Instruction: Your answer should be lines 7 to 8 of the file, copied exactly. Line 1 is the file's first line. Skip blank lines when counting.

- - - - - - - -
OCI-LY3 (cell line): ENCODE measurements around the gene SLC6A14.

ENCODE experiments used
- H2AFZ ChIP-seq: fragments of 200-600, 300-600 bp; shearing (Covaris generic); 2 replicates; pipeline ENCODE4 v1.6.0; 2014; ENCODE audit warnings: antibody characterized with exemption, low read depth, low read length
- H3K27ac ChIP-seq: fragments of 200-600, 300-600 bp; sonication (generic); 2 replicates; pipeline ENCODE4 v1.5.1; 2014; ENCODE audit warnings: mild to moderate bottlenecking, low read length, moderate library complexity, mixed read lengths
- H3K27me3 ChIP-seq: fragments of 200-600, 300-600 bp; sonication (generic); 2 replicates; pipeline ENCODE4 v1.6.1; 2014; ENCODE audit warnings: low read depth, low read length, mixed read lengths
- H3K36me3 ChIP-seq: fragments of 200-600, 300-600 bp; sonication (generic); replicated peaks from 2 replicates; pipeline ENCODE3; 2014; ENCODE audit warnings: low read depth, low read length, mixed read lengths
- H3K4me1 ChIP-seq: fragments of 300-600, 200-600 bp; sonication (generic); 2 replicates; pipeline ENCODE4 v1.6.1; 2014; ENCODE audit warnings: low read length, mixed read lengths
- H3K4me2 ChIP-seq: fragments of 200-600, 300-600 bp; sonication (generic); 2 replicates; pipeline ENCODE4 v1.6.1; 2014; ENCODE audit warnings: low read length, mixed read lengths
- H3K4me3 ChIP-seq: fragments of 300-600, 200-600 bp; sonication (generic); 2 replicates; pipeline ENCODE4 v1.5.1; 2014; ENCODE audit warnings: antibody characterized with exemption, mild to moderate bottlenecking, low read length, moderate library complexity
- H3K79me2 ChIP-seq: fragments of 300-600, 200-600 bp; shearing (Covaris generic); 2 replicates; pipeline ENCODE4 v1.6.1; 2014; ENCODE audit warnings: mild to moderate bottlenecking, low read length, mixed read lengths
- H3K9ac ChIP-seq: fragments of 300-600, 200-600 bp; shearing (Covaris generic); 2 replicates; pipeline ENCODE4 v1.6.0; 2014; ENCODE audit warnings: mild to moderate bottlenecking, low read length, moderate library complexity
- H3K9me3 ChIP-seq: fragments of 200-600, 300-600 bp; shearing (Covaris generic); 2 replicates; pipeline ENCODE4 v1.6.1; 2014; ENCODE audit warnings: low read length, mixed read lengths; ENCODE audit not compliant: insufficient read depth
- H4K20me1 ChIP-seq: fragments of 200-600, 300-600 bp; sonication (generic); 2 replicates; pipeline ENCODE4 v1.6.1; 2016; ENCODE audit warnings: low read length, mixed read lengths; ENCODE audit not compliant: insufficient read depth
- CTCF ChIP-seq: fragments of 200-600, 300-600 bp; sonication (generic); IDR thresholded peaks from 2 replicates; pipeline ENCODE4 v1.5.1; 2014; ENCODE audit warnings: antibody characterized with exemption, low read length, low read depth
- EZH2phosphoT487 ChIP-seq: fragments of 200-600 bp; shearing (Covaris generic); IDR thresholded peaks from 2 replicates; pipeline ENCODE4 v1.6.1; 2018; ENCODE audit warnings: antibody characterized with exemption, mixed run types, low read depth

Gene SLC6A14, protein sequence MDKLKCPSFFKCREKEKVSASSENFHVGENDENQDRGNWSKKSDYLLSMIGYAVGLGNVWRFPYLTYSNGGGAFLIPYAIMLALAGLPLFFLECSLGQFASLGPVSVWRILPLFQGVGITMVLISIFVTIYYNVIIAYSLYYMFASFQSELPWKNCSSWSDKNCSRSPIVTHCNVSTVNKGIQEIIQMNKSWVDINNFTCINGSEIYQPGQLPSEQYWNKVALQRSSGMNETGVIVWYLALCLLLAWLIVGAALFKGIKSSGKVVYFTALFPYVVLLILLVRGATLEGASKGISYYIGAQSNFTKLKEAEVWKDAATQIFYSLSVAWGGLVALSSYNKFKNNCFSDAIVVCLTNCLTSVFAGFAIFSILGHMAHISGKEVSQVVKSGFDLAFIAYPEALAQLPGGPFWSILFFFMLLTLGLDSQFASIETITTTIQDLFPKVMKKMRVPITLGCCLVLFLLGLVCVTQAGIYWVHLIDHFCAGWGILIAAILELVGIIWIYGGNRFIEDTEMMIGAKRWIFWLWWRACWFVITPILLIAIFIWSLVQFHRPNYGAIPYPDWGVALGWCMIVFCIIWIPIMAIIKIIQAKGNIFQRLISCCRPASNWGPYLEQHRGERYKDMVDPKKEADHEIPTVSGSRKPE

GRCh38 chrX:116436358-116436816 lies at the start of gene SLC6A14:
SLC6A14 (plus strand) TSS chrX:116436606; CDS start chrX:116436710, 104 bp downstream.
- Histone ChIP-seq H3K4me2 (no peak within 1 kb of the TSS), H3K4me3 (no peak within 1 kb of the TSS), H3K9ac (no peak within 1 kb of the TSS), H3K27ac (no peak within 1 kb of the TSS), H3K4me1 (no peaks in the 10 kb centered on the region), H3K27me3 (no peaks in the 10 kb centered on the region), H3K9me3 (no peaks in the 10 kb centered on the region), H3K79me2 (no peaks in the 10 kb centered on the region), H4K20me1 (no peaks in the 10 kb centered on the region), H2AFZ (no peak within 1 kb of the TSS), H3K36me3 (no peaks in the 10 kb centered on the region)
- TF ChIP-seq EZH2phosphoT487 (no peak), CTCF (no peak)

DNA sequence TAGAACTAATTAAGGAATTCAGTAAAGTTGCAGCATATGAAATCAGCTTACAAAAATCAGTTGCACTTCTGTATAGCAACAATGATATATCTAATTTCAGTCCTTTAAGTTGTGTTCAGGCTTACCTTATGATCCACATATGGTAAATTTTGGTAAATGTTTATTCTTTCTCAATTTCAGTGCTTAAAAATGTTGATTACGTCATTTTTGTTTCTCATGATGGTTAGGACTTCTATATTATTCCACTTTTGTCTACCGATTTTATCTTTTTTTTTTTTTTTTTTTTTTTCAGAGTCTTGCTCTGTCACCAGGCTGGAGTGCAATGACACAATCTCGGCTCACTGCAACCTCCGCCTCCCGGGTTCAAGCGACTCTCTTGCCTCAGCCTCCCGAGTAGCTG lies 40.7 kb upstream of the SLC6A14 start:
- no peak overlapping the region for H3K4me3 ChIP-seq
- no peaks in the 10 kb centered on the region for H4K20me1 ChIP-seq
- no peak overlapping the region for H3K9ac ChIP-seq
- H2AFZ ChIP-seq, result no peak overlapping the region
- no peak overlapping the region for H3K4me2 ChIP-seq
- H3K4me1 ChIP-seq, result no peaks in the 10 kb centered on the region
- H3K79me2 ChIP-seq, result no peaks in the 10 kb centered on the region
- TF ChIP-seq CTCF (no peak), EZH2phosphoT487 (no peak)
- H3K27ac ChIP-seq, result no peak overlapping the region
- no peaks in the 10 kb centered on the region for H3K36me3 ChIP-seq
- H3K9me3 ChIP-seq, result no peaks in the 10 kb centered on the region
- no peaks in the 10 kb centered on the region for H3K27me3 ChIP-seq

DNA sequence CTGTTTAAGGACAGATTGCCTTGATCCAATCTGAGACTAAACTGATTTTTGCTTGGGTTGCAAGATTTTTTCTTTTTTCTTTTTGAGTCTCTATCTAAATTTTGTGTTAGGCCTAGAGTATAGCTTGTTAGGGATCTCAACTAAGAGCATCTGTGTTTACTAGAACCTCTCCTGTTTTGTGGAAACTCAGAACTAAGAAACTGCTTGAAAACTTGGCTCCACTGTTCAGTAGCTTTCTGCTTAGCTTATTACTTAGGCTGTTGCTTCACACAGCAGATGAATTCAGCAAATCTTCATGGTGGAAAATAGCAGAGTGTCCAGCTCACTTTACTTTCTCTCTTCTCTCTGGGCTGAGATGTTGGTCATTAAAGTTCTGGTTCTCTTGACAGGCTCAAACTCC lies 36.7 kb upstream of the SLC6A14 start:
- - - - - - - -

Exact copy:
- H3K4me1 ChIP-seq: fragments of 300-600, 200-600 bp; sonication (generic); 2 replicates; pipeline ENCODE4 v1.6.1; 2014; ENCODE audit warnings: low read length, mixed read lengths
- H3K4me2 ChIP-seq: fragments of 200-600, 300-600 bp; sonication (generic); 2 replicates; pipeline ENCODE4 v1.6.1; 2014; ENCODE audit warnings: low read length, mixed read lengths